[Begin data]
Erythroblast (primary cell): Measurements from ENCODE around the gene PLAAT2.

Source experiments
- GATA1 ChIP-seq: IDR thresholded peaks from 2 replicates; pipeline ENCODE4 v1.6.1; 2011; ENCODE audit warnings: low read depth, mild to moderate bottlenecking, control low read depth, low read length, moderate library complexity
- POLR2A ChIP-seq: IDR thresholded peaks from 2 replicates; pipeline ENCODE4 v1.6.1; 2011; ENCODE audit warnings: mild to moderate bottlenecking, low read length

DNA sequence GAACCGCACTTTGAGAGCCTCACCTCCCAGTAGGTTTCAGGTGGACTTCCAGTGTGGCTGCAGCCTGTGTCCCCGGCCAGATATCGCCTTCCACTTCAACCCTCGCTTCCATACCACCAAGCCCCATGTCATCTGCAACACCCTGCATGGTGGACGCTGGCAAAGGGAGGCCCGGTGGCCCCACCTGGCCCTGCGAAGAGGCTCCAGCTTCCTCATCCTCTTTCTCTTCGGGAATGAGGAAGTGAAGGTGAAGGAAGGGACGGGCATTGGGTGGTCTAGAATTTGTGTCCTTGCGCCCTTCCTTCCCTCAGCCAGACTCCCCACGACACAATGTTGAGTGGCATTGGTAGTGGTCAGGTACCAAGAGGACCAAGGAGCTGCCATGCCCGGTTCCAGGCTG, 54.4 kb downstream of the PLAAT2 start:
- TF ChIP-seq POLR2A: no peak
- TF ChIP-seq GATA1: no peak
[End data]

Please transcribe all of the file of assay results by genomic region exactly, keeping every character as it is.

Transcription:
Erythroblast (primary cell): Measurements from ENCODE around the gene PLAAT2.

Source experiments
- GATA1 ChIP-seq: IDR thresholded peaks from 2 replicates; pipeline ENCODE4 v1.6.1; 2011; ENCODE audit warnings: low read depth, mild to moderate bottlenecking, control low read depth, low read length, moderate library complexity
- POLR2A ChIP-seq: IDR thresholded peaks from 2 replicates; pipeline ENCODE4 v1.6.1; 2011; ENCODE audit warnings: mild to moderate bottlenecking, low read length

DNA sequence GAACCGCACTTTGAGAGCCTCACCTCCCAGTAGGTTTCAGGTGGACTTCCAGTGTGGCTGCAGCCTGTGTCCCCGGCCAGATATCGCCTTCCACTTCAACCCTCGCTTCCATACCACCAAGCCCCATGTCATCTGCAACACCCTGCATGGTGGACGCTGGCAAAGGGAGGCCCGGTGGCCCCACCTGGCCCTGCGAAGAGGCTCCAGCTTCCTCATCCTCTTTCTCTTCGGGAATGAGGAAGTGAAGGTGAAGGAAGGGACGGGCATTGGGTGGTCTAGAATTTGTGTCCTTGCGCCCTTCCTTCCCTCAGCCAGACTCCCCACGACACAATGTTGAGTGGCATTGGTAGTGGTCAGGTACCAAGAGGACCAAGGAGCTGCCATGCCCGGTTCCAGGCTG, 54.4 kb downstream of the PLAAT2 start:
- TF ChIP-seq POLR2A: no peak
- TF ChIP-seq GATA1: no peak